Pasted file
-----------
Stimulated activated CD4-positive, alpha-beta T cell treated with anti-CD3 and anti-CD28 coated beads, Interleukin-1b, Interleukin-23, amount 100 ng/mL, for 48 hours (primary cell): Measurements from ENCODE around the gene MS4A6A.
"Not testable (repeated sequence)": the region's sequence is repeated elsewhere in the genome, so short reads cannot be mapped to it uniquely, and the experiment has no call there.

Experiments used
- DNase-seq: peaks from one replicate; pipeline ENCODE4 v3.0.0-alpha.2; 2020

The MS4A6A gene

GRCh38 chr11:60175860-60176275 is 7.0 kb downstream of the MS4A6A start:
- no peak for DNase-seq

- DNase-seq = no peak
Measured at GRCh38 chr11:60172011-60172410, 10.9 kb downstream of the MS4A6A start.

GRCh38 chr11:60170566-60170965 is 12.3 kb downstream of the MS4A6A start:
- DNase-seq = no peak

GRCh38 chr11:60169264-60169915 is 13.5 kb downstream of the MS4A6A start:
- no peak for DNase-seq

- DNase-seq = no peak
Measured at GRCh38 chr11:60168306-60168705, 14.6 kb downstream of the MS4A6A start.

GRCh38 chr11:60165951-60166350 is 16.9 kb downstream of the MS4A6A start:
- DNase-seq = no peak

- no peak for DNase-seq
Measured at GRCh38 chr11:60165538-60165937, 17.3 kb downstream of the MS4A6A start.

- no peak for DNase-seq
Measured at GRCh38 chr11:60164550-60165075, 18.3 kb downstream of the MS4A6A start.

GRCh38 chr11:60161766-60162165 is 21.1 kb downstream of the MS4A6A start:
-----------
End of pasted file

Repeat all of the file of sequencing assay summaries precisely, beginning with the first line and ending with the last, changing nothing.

Stimulated activated CD4-positive, alpha-beta T cell treated with anti-CD3 and anti-CD28 coated beads, Interleukin-1b, Interleukin-23, amount 100 ng/mL, for 48 hours (primary cell): Measurements from ENCODE around the gene MS4A6A.
"Not testable (repeated sequence)": the region's sequence is repeated elsewhere in the genome, so short reads cannot be mapped to it uniquely, and the experiment has no call there.

Experiments used
- DNase-seq: peaks from one replicate; pipeline ENCODE4 v3.0.0-alpha.2; 2020

The MS4A6A gene

GRCh38 chr11:60175860-60176275 is 7.0 kb downstream of the MS4A6A start:
- no peak for DNase-seq

- DNase-seq = no peak
Measured at GRCh38 chr11:60172011-60172410, 10.9 kb downstream of the MS4A6A start.

GRCh38 chr11:60170566-60170965 is 12.3 kb downstream of the MS4A6A start:
- DNase-seq = no peak

GRCh38 chr11:60169264-60169915 is 13.5 kb downstream of the MS4A6A start:
- no peak for DNase-seq

- DNase-seq = no peak
Measured at GRCh38 chr11:60168306-60168705, 14.6 kb downstream of the MS4A6A start.

GRCh38 chr11:60165951-60166350 is 16.9 kb downstream of the MS4A6A start:
- DNase-seq = no peak

- no peak for DNase-seq
Measured at GRCh38 chr11:60165538-60165937, 17.3 kb downstream of the MS4A6A start.

- no peak for DNase-seq
Measured at GRCh38 chr11:60164550-60165075, 18.3 kb downstream of the MS4A6A start.

GRCh38 chr11:60161766-60162165 is 21.1 kb downstream of the MS4A6A start: